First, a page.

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In 1995 eleven smaller parties were represented in Congress, of which five are noteworthy.
Deputy Alvaro Valle (PDS-Rio de Janeiro) founded the center-right Liberal Party (Partido Liberal--PL) in 1985. Dubbed the businessman's Workers' Party, the Liberal Party rapidly supplanted the Liberal Front Party (Partido da Frente Liberal--PFL) in São Paulo. In the elections of November 15, 1986, the Liberal Party secured seven seats in the Chamber of Deputies and one in the Senate. It received 4.8 percent of the national vote in 1990 and elected fifteen deputies. On taking their seats in February 1991, the new Liberal Party deputies joined the opposition bloc against Collor. In 1994 the Liberal Party elected no governors, one senator, and thirteen deputies.
Party of National Reconstruction
Created in February 1989 by a takeover of the Youth Party as an election vehicle for Collor's candidacy, the conservative Party of National Reconstruction (Partido da Reconstrução Nacional--PRN) immediately received twenty deputies and two senators. After Collor's election, the party increased its congressional delegation in 1990, but had a dismal performance in the October 3 elections that year: forty deputies and only 7 percent of the vote, and no governors. In 1994 the party, reduced to four deputies and four senators, elected one federal and two state deputies.
Brazilian Socialist Party
Resurrected in 1986 from the pre-1964 Socialist Party, the left-wing Brazilian Socialist Party (Partido Socialista Brasileiro--PSB) elected seven representatives to the ANC (National Constituent Assembly). It joined the Brazilian Popular Front (Frente Brasil Popular--FBP) coalition in 1989 in support of Lula, and again in 1994. With 2.3 percent of the national vote in 1990, the PSB elected eleven deputies, including twice governor of Pernambuco Miguel Arraes, PSB president. The PSB, which has a more pragmatic socialism than the Workers' Party, contributed two ministers to Franco's cabinet. In 1994 the PSB elected two governors (including Arraes), one senator, and fifteen federal deputies.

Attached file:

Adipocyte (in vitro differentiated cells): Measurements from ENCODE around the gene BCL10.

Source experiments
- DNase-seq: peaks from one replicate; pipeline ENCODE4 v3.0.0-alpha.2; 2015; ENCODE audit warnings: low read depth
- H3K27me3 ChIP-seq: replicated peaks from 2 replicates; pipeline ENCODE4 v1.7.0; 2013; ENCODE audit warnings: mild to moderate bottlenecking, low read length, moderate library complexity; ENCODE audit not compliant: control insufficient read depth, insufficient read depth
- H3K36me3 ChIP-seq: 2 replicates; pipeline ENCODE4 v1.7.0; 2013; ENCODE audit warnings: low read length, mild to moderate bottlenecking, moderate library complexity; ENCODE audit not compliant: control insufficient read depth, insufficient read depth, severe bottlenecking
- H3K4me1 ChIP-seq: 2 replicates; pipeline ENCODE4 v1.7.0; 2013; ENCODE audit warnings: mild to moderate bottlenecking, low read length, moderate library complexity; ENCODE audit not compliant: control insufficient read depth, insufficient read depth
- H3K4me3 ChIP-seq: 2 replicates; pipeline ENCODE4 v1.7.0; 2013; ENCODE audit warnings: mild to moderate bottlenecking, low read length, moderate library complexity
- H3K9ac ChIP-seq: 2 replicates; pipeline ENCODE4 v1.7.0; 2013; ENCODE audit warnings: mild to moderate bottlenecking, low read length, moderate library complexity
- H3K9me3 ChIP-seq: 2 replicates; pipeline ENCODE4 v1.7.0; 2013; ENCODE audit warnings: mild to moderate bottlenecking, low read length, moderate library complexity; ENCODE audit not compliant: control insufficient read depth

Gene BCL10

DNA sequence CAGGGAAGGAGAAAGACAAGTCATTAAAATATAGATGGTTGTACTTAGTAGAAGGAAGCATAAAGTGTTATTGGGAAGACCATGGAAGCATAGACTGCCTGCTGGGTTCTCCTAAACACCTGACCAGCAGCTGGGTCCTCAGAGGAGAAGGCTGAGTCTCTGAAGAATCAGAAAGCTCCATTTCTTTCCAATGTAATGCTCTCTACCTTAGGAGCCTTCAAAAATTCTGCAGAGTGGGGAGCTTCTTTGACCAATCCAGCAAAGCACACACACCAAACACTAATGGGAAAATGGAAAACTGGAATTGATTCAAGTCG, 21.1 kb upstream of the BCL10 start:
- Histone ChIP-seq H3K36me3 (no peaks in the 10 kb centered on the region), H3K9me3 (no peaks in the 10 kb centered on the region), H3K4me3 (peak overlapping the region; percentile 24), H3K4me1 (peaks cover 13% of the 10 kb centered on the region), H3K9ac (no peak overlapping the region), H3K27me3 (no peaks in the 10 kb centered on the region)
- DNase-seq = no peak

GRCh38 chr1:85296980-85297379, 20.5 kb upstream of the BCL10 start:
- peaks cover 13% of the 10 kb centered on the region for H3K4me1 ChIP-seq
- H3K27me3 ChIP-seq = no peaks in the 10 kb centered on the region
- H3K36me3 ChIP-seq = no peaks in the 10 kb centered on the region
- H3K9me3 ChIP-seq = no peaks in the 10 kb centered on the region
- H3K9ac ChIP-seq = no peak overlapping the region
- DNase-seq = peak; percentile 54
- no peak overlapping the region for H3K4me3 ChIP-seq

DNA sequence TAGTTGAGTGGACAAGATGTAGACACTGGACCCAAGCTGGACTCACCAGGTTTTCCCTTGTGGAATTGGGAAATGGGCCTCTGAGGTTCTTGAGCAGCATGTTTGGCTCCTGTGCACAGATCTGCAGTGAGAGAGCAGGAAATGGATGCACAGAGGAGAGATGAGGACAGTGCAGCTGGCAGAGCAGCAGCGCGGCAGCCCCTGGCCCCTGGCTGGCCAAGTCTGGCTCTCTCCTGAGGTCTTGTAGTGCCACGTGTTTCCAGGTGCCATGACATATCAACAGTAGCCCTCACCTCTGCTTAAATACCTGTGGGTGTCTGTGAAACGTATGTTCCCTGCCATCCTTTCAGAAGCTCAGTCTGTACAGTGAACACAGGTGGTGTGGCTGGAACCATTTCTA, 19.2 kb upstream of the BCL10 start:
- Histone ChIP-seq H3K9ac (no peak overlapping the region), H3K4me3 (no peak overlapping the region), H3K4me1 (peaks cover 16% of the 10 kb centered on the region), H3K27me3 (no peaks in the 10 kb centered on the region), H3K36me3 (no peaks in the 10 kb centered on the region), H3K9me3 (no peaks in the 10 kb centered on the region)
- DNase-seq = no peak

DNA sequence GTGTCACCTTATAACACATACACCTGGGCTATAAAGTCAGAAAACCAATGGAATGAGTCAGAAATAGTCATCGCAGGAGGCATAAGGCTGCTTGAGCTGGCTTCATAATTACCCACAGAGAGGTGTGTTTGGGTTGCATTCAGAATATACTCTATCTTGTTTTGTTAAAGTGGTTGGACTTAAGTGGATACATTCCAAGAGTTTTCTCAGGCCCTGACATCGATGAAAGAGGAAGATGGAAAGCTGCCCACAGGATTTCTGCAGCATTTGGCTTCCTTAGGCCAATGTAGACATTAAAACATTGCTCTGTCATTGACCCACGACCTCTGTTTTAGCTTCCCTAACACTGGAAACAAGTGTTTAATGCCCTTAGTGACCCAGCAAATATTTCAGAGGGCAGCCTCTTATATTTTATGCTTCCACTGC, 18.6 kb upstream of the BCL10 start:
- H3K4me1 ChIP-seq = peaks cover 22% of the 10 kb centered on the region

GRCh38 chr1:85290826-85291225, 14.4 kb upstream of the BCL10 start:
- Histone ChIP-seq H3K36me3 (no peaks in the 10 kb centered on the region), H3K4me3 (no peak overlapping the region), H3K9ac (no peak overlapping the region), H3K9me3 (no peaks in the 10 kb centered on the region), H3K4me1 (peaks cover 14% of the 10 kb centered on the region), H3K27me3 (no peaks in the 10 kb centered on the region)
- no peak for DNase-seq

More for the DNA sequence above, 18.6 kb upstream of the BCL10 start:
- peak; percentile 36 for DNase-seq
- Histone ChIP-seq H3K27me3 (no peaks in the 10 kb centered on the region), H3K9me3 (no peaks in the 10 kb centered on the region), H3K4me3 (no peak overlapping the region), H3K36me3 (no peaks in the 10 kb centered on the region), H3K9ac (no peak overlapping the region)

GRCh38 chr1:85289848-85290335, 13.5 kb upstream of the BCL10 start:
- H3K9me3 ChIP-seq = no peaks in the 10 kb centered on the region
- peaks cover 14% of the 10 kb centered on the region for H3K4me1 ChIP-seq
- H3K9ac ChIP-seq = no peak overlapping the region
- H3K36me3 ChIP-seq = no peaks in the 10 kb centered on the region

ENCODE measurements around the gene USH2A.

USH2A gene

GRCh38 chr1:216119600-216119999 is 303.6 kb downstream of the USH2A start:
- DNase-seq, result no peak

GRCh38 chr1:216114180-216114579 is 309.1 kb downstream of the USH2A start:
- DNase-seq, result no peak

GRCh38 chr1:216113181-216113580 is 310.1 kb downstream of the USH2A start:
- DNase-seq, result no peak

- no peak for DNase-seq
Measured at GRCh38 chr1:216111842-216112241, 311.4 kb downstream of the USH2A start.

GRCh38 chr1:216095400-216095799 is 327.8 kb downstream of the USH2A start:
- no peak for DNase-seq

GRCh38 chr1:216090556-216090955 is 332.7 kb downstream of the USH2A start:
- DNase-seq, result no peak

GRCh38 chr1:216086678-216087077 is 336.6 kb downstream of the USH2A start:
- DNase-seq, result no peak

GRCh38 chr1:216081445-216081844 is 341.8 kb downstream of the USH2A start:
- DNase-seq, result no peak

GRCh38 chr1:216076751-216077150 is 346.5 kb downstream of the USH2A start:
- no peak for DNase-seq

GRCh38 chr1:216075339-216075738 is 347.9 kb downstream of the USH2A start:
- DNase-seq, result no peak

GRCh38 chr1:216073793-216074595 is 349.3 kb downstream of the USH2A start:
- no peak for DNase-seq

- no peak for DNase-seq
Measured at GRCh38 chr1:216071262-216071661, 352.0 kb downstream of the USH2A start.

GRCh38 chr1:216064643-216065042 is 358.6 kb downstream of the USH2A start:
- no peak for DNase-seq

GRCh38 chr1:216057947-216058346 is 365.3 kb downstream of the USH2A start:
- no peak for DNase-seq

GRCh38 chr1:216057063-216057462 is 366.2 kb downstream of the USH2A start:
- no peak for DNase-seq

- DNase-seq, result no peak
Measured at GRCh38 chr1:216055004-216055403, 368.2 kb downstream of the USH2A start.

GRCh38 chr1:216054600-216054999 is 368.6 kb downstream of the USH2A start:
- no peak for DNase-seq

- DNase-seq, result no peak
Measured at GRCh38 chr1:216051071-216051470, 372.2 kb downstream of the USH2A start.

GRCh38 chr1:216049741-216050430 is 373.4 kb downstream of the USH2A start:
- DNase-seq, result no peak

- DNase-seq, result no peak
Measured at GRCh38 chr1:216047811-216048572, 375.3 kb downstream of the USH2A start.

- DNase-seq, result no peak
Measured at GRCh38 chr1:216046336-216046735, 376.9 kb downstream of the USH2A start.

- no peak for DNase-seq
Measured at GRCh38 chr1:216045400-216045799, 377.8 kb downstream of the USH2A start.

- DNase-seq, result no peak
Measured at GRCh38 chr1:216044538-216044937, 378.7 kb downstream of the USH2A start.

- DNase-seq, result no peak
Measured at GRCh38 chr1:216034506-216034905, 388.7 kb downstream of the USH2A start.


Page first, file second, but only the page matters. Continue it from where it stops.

Brazilian Communist Party
In 1993 the Brazilian Communist Party (Partido Comunista Brasileiro--PCB), in a stormy national convention led by its president, Deputy Roberto Freire, removed Marxist-Leninist doctrine from the party statutes and the hammer and sickle from its flag, and changed its name to the PPS (Popular Socialist Party). The original PCB had been organized in 1922. At Moscow's initiative, Luis Carlos Prestes took over the PCB's leadership in the mid-1930s. Prestes presided over the party until the early 1980s, when he was ousted by a renovated Euro-communist faction that had tired of his Stalinist line. During its illegal period (1948-85), the PCB was able to elect a few of its members under other party labels. The PCB regained legal registry in 1985, elected three representatives to the ANC in 1986, and again in 1990, always in coalitions. Deputy Freire carried the PCB banner as candidate for president in 1989, and became floor leader of the Franco government in 1992. In 1994 the PPS joined the FBP in support of Lula and elected one senator (Freire) and only two federal deputies.
Communist Party of Brazil
The Communist Party of Brazil (Partido Comunista do Brasil--PC do B) was created as an underground splinter from the PCB in 1958, following Soviet leader Nikita Khrushchev's denunciations of Stalinist atrocities. The PC do B repudiated the new Moscow line and aligned itself with Maoism. When the People's Republic of China began making economic reforms in 1979, the PC do B aligned itself with Albania. When Albania held its first free elections in 1992, the PC do B became nonaligned. After the PC do B was legalized in 1985, under the leadership of former deputy and former guerrilla João Amazonas, it elected more deputies in 1986 and 1990 than its arch rival, the PCB. The PC do B joined the FBP in support of Lula in 1989 and 1994. The PC do B doubled its delegation from five to ten federal deputies, representing nine states, in 1994. This feat resulted from PC do B domination of student organizations in most states and astute use of coalitions.
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Source: U.S. Library of Congress